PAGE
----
Yield maintenance

Yield maintenance also known as make hole charge[1], is a penalty for prepayment, in which case the borrower repays the loan before maturity, the lender can achieve the same profitability, as if the borrower has made all scheduled mortgage payments to maturity[2].

Definition

The formula is the difference between the loan rate and the rate at which the price would have been measured was on the market, taking into account the remaining period. Another way of looking at this is that it is the current value of the remaining loan payments multiplied by the difference between the interest rate on the loan and the tax rate at the same time[3].

Model

The yield maintenance usually is related to some percentage of the interest to be paid or to value of e.g. treasury notes. Therefore, there is no one formula for calculating yield maintenance penalty. An example formula can be:

YM = PV * (IR - TY)

where:

• YM - yield maintenance
• PV - present value of remaining payments
• IR - interest rate
• TY - treasury yield

The present value is calculated using discount ratio based on treasury yield.

Types of prepayment penalties

also known as "payment" in the industry, is a contract between the borrower and the bank or mortgage lender, which regulates what the borrower can pay back and when. In addition to yield maintenance, here are two other types[4][5]:

• Step-Down, is a kind of prepayment penalty gradually decreasing during the loan period. A typical ten-year term may have a prepayment penalty following: 5-5-4-3-2-1-1-0-0-0. In this simple example, we see that in the first two years of the loan amount to the borrower's penalty five percent of the existing loan balances. If the borrower wants to avoid the cost of early repayment, he must wait until the year 7 of its duration.
Fig. 1 Prepayment penalties: Step-Down
• Defeasance is an alternative to the formula of maintaining profitability, which can bring benefits to the borrower. Although there are some administrative costs, including a possible additional fee for prepayment, in total the potential profit significantly exceeds these costs.

Comparison of yield maintenance and defeasance

Speaking of prepayment methods, they are basically identical in terms of loan repayment, however with different methods[6]. Both called a quick exit startegy. Though the two servethe exact same purpose, they are fundamentally different.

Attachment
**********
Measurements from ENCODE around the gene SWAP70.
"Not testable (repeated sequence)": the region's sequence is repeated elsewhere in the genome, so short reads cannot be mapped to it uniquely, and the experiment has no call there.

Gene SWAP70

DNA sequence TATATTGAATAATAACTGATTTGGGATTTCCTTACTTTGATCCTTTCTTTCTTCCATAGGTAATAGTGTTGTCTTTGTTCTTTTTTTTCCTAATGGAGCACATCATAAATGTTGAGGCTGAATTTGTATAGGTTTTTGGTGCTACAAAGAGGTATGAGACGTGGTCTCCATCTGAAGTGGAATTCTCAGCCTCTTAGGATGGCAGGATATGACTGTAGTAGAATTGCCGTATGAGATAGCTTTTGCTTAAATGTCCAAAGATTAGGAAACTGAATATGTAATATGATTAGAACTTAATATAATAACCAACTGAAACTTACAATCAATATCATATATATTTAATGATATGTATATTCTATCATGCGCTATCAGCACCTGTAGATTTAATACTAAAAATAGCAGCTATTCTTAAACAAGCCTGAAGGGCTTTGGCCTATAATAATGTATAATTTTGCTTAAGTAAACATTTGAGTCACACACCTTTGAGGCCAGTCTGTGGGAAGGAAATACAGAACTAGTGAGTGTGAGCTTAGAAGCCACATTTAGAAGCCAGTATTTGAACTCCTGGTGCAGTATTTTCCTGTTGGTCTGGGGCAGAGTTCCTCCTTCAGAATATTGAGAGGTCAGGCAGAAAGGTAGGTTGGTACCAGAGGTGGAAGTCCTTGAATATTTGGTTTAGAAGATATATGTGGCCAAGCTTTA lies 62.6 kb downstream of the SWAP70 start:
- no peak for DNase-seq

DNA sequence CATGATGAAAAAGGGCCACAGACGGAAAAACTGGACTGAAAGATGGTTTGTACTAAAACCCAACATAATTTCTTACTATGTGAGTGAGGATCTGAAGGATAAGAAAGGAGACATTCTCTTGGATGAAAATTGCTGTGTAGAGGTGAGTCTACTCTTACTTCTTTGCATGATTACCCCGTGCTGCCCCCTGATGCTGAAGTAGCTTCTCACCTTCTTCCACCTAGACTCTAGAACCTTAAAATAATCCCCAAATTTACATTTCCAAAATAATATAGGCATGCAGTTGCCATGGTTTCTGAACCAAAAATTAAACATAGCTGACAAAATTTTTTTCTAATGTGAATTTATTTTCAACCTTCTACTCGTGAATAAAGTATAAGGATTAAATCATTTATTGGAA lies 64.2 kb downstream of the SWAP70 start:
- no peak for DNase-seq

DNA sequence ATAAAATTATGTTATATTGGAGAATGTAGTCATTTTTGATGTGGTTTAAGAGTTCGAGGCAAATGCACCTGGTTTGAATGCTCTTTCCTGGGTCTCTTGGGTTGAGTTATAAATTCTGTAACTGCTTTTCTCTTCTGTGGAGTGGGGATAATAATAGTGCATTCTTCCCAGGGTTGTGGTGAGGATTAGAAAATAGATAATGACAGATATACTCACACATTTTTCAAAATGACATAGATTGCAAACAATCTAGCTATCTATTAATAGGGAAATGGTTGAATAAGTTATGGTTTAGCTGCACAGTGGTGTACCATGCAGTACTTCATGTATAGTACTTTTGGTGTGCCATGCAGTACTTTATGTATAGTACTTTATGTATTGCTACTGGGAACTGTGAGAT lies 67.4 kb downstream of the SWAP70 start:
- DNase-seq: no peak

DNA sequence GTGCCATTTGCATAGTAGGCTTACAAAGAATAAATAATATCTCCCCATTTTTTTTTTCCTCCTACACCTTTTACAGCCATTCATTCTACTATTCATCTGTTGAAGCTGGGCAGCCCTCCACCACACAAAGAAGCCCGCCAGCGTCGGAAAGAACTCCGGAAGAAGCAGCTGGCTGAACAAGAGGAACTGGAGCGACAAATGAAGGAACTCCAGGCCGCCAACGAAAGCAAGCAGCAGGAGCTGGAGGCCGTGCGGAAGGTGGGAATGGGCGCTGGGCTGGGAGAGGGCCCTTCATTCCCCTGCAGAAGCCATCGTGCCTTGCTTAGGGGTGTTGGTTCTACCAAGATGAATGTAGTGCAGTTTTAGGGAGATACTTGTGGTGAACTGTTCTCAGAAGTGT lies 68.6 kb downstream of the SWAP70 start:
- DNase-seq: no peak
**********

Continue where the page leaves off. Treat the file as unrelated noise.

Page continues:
In the case of yield maintenance, the borrower must repay[7]:

• loan's unpaid principal balance,
• prepayment penalty.

Whereas defeasance is determined by[8]:

• price of the bond portfolio, which are sufficient to cover the remaining loan payments
• transaction fees(third parties).

Examples of Yield maintenance

• Yield maintenance is a prepayment penalty payment which is calculated to help the lender recover the lost interest due to the borrower's early repayment of the loan. When a borrower pays off their loan earlier than the agreed upon term, the borrower pays the lender a fee to compensate them for the lost interest. The amount of the fee is based on the size of the loan, the length of the loan, and the interest rate at the time of the prepayment.
• For example, a borrower has a loan of \$100,000 with a 5% interest rate for 5 years. If the borrower decides to pay off the loan after 3 years, the yield maintenance fee would be based on the amount of interest that the lender would have earned over the remaining 2 years.
• Another example is when a borrower has a loan of \$500,000 with a 10% interest rate for 10 years. If the borrower decides to pay off the loan after 5 years, the yield maintenance fee would be based on the amount of interest that the lender would have earned over the remaining 5 years.

Yield maintenance, also known as make hole charge, is a method of prepayment penalty that lenders use to mitigate their losses when a loan is prepaid early. There are several advantages to using yield maintenance: